Libertarianism and Animal Cruelty

A discussion for the fun of it on this subject via Unqualified Offerings.

My thoughts – animals are basically our responsibility. Similar to babies. Babies we can force to sleep on the floor and eat almost sour milk and pinch them in the cheeks. But at some point a line will be crossed and that baby will be taken away (hopefully) because you’ve crossed the line.

Same for animals. Like babies, they don’t know we essentially “own” them. They know who butters their bread and what choices they have within the confines (word corrected) of their “homes”. And they make do. Slaughter isn’t inherently “cruel” and any of Temple Grandin’s books will have you seeing that. (designer of about 1/2 the slaughter houses in the US)
Is there a libertarian argument against animal cruelty? Only if there is one against child cruelty. And I suspect there is.
The more you know of animals and are able to read them, the more you realize that they too have “life” and thoughts and personality quirks etc. The less you know, the less you see. Hence, rats are less close to us than dogs. Yet those who know birds realize how unique each one is. That uniqueness is what once was thought of as a “human trait”, so the more you see it, the more “human” or worthwhile each creature is.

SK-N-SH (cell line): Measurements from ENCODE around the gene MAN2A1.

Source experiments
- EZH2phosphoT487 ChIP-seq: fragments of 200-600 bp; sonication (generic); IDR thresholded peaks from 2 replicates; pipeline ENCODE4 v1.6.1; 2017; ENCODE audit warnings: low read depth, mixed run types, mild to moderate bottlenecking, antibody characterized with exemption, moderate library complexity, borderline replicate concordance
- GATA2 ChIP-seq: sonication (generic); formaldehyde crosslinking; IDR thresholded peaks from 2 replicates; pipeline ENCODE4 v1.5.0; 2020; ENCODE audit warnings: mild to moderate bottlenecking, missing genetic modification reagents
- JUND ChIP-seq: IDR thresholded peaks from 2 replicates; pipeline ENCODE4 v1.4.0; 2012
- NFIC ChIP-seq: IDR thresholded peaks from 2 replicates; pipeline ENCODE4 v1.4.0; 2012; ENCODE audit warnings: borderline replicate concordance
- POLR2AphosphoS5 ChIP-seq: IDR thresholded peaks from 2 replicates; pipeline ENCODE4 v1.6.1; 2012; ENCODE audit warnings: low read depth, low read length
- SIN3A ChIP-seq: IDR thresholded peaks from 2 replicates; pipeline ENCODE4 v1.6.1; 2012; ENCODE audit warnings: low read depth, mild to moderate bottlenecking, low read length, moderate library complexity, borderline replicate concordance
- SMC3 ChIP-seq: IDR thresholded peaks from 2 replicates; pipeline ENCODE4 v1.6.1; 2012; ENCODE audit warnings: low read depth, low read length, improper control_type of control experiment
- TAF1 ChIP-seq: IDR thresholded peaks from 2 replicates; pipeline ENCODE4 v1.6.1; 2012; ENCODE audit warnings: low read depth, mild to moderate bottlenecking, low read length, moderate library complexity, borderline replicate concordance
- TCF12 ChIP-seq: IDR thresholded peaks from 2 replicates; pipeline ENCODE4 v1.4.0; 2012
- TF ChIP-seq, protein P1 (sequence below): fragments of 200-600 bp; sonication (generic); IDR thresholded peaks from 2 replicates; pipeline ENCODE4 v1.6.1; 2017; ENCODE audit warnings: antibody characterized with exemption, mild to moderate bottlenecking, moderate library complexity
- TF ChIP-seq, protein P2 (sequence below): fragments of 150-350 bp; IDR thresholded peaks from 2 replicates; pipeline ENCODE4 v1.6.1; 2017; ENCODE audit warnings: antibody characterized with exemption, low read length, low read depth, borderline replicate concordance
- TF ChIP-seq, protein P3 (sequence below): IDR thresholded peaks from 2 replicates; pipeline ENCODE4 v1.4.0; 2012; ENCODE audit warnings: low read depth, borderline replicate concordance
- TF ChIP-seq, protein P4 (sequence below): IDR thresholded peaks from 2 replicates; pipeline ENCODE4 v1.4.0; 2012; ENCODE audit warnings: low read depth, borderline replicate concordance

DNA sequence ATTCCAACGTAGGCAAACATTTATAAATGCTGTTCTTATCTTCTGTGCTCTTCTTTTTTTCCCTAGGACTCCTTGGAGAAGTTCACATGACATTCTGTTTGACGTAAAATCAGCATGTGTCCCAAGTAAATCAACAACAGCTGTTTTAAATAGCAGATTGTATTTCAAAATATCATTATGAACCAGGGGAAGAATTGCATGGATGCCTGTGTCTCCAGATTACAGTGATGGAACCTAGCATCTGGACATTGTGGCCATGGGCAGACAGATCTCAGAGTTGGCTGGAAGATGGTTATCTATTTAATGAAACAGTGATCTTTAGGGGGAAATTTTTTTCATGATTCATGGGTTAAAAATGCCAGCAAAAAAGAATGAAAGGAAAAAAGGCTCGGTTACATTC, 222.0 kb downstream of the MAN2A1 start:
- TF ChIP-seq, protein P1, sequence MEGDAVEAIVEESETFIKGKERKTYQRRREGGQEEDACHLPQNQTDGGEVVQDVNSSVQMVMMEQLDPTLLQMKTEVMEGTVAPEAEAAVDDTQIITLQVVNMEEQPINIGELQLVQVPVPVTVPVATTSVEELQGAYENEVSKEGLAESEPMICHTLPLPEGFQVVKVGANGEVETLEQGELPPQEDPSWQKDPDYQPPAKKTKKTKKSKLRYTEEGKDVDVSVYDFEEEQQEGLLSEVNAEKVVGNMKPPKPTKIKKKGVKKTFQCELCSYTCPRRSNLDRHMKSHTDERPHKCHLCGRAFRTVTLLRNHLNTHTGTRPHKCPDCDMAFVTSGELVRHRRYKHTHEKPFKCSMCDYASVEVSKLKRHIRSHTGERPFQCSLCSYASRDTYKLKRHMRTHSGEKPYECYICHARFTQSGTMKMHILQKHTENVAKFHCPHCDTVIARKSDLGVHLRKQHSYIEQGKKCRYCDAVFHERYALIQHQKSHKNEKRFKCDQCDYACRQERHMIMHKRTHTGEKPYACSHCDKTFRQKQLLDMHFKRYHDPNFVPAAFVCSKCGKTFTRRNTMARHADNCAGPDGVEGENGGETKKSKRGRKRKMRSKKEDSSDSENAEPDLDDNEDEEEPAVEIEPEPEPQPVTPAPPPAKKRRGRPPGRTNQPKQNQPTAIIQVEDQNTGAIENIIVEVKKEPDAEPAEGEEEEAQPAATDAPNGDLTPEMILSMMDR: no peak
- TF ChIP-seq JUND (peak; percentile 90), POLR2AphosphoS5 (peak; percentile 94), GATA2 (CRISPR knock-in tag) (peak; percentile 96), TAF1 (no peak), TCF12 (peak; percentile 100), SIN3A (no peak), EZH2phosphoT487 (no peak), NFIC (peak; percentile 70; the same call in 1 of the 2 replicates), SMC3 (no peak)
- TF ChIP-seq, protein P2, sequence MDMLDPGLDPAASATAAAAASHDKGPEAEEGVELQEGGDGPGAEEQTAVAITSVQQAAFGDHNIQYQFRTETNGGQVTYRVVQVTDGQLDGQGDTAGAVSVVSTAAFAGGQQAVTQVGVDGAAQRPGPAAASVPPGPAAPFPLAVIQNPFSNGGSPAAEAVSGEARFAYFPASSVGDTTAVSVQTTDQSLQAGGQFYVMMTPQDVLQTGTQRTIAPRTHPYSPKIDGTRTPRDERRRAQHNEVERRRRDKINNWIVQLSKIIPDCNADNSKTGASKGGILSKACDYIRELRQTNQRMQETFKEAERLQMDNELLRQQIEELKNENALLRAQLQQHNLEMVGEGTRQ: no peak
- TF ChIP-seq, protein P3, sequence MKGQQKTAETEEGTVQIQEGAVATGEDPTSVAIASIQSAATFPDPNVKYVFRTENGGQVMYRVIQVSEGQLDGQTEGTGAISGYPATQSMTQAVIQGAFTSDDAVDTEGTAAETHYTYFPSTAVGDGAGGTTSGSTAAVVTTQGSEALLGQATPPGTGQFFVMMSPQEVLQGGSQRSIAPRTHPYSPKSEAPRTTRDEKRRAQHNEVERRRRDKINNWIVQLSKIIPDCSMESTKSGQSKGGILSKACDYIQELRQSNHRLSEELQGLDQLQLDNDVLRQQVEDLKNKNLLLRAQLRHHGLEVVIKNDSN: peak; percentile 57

7 thoughts on “Libertarianism and Animal Cruelty

  1. I think the emergence of more and more “custodian” theories applying than “property” show that some of us see it this way…but I know a lot of folks who were raised in agriculture that will always see it differently than I do….

  2. If you have not read it, I highly recommend Matthew Scully’s “Dominion.” Scully was a speechwriter for W’s first administration and a solid conservative. I doubt libertarians would claim him, but he makes a poignant case for the kind treatment of animals.

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  4. The animals that we classify as livestock I think would generally fall into the owned or property category. Those we name, spend time with, nuture and love would be custodial. They either tolerate us (cats) or if we are lucky love us in return (dogs) (as close to unconditionally as we can get). Slaughter itself is not necessarily cruel, it is the manner it is carried out. Here is an irony – Vick will spend time in prison partially for the manner in which he disposed of some of those dogs. The ASPCA will destroy the remaining dogs only in a different manner.

  5. Yeah, that would be ironic, if euthanasia and death-by-repeated-bodyslam were remotely similar.

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